To further encourage employees to take public transit, Atlanta companies can pay for commuters’ bus and rail fares. Thanks to Georgia’s Commuter Choice Tax Benefits program, employers and employees can both take advantage of tax breaks.

“If employer programs can complement transit,” said Ederer, “it can be a really good thing.” By implementing programs that promote the use of public transit, companies have the opportunity to reduce traffic and contribute to the city’s economic growth.

Solving the First Mile/Last Mile Problem

Another deterrent keeping commuters from choosing public transit is the walk to and from the station or bus stop. This inconvenience is known as the first mile/last mile problem.


An infographic about Atlanta transportation


Most people are only willing to walk one-fourth of a mile to the nearest station. If transit stations are far away from where they live and work, car owners will choose to drive instead.

In Silicon Valley, major corporations like Google and Apple have the resources to address this issue. With company-sponsored shuttle programs, their employees can ride directly from their San Francisco neighborhoods to corporate headquarters outside the city. According to a 2015 study, this program prevented 47% of employees from choosing a single-occupant vehicle commute.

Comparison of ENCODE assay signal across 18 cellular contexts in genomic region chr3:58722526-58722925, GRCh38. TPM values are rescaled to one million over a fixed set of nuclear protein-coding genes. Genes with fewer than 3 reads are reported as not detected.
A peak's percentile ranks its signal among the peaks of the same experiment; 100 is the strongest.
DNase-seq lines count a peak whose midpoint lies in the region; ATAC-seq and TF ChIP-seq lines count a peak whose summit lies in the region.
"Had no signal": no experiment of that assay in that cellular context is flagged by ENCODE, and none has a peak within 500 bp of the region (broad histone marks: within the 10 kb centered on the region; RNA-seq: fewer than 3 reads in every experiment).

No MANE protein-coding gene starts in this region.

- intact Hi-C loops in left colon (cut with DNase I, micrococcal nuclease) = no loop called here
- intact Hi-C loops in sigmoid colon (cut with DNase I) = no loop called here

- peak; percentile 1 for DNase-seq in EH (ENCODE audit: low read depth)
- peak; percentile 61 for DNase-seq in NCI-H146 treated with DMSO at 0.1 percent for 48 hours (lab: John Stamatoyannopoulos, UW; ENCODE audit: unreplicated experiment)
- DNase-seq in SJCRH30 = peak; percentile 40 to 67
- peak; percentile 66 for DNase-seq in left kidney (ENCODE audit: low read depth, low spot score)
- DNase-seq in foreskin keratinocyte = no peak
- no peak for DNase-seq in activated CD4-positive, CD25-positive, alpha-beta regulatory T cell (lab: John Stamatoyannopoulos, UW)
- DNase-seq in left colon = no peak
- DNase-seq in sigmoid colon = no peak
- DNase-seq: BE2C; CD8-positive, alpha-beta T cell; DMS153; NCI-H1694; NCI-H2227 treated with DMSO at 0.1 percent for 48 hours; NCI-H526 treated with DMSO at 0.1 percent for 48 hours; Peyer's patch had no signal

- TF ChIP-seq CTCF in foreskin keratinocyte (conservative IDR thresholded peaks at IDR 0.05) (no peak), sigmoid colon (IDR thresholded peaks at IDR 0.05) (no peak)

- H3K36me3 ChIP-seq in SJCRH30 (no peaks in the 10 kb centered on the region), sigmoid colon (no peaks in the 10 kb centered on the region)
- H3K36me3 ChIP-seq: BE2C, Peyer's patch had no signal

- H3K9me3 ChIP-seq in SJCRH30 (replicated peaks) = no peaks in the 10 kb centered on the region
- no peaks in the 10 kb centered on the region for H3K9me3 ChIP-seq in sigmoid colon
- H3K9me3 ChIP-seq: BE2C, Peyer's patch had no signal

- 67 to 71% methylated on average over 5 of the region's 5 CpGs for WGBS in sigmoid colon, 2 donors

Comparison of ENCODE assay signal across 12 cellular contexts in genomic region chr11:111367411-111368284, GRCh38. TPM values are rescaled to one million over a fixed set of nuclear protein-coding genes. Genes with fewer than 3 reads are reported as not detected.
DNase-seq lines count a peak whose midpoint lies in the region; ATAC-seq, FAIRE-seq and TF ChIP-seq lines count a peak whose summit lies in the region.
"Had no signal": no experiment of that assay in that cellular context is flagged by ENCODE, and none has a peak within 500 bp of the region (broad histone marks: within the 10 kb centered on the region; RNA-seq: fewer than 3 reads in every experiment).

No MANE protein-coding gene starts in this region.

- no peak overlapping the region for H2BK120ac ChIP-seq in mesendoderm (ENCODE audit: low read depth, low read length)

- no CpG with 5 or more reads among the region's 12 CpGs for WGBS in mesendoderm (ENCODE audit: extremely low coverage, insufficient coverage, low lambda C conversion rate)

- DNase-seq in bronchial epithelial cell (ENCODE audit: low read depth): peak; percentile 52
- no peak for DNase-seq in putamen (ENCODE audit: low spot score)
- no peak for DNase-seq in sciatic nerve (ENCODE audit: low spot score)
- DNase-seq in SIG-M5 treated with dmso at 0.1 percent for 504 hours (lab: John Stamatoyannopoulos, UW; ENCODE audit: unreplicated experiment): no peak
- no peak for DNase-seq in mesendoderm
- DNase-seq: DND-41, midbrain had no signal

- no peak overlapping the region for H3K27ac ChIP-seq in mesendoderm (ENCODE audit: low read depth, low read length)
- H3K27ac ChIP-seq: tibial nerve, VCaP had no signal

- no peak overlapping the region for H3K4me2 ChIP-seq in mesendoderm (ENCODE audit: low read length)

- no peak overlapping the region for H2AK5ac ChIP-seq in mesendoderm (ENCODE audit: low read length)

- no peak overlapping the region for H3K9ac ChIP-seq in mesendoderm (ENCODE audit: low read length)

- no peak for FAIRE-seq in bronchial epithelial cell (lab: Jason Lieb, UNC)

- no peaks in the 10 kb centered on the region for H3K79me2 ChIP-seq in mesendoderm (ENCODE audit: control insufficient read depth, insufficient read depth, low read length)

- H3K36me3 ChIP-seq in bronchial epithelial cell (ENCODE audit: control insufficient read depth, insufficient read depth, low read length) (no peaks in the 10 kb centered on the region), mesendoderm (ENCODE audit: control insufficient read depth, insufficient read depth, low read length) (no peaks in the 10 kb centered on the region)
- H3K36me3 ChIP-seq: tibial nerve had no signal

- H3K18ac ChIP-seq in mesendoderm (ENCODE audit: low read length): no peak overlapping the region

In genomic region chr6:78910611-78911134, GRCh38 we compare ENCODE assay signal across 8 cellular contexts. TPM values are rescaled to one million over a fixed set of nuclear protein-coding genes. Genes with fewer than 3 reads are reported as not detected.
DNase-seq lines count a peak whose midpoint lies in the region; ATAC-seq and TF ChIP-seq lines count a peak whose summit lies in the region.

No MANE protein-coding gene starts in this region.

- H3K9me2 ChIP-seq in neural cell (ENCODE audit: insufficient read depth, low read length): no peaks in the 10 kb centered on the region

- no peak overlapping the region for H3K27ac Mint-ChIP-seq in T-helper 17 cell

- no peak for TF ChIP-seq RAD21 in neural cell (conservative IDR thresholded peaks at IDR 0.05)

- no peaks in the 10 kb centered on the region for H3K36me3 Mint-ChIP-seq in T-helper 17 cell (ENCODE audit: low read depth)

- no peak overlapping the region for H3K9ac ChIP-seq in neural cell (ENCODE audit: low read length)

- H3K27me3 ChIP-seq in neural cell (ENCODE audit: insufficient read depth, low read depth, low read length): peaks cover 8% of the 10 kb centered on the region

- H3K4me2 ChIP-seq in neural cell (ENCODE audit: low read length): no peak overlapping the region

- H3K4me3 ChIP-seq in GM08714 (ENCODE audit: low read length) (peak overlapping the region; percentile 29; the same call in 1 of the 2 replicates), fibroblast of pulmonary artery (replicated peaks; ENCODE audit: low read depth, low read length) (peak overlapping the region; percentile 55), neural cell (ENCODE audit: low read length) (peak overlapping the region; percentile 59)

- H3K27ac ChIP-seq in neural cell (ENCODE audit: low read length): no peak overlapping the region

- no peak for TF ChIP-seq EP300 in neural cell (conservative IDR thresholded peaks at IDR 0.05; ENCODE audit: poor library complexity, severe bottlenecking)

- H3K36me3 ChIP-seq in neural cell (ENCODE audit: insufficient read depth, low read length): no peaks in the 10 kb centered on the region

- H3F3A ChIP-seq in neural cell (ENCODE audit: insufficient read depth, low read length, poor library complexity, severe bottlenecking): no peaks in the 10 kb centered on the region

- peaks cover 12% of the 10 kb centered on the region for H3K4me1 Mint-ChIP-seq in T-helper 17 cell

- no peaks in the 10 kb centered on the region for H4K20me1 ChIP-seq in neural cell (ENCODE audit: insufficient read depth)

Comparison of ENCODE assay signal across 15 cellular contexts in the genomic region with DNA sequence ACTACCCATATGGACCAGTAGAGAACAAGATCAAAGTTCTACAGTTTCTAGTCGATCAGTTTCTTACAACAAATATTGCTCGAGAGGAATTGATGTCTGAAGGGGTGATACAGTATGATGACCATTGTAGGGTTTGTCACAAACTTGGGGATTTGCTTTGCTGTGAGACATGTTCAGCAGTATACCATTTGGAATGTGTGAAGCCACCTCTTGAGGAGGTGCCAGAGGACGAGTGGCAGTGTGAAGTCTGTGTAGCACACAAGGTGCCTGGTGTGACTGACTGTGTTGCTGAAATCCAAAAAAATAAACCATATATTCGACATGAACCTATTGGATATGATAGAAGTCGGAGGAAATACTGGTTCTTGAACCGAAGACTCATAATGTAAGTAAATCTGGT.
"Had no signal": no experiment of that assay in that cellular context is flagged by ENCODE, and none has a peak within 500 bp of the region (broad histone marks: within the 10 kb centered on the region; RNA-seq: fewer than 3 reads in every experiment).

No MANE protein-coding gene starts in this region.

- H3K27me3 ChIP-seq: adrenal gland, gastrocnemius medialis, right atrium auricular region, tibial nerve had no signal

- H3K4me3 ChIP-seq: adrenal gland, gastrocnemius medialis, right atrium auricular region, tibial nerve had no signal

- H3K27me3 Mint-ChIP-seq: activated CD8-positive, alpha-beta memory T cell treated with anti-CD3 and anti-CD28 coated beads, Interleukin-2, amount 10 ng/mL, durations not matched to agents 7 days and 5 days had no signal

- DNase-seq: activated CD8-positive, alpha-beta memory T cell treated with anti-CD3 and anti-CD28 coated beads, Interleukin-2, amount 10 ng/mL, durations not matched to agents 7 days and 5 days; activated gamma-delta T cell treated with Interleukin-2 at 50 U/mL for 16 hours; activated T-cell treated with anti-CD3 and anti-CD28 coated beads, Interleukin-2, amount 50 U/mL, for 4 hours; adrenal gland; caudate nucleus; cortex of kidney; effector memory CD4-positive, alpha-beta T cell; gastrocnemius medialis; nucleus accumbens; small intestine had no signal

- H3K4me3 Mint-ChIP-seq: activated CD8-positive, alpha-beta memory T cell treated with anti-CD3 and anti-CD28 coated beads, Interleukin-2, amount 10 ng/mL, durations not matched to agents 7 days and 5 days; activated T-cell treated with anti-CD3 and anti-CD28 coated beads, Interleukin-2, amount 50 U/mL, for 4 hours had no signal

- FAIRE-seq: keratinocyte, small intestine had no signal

Few companies can offer transportation services of that scale, but Atlanta’s top employers can use shuttle services to solve the “last mile” that employees have to walk from the nearest MARTA station to the company’s headquarters.

“If the the shuttle program is well-designed,” explained Ederer, “and done in collaboration with other programs to increase transit use, it is possible to decrease single-occupant vehicle trips. For example, a firm may offer free transit passes, as well as a shuttle to and from a heavy rail station.”

Welcoming More Commuters to Atlanta

In October 2017, city officials submitted a bid to entice Amazon to build its second headquarters in Atlanta. If Amazon accepts, it would bring 50,000 new jobs to a city that’s already feeling the weight of its transit issues.

But David Ederer says the new jobs wouldn’t necessarily guarantee aggravated traffic conditions.

“I think we can catch up,” said Ederer. “Even if Atlanta doubled in size, it would only be about as dense as Minneapolis. Going forward, we need to allocate space for human needs, like grocery stores and movie theatres, rather than car storage. If we continue the way we are now, though, it would be a mess.”

Amazon’s Seattle office already runs a shuttle program that brings employees from outside the city to its headquarters. Ederer says that these kinds of programs can shift riders who would have used transit to a private shuttle. This benefits individual employees but does little to change the overall transportation system.

As the population increases, businesses can take an active part in Atlanta’s economic growth by creating programs that encourage transit use. By providing incentives like parking buyouts, transit passes, and shuttle services, they can help fight traffic congestion and support the city’s transportation system.